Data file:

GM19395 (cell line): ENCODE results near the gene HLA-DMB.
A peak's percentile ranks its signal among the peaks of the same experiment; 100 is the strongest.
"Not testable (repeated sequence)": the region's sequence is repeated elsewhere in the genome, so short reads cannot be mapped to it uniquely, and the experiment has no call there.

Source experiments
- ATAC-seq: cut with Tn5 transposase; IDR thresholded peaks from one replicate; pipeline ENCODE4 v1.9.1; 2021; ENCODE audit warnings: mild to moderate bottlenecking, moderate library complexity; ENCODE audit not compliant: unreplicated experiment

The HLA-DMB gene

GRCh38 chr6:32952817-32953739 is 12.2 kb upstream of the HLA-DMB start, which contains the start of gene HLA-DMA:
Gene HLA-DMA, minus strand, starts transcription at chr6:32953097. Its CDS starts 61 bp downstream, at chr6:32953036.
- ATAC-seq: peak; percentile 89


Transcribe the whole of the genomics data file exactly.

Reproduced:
GM19395 (cell line): ENCODE results near the gene HLA-DMB.
A peak's percentile ranks its signal among the peaks of the same experiment; 100 is the strongest.
"Not testable (repeated sequence)": the region's sequence is repeated elsewhere in the genome, so short reads cannot be mapped to it uniquely, and the experiment has no call there.

Source experiments
- ATAC-seq: cut with Tn5 transposase; IDR thresholded peaks from one replicate; pipeline ENCODE4 v1.9.1; 2021; ENCODE audit warnings: mild to moderate bottlenecking, moderate library complexity; ENCODE audit not compliant: unreplicated experiment

The HLA-DMB gene

GRCh38 chr6:32952817-32953739 is 12.2 kb upstream of the HLA-DMB start, which contains the start of gene HLA-DMA:
Gene HLA-DMA, minus strand, starts transcription at chr6:32953097. Its CDS starts 61 bp downstream, at chr6:32953036.
- ATAC-seq: peak; percentile 89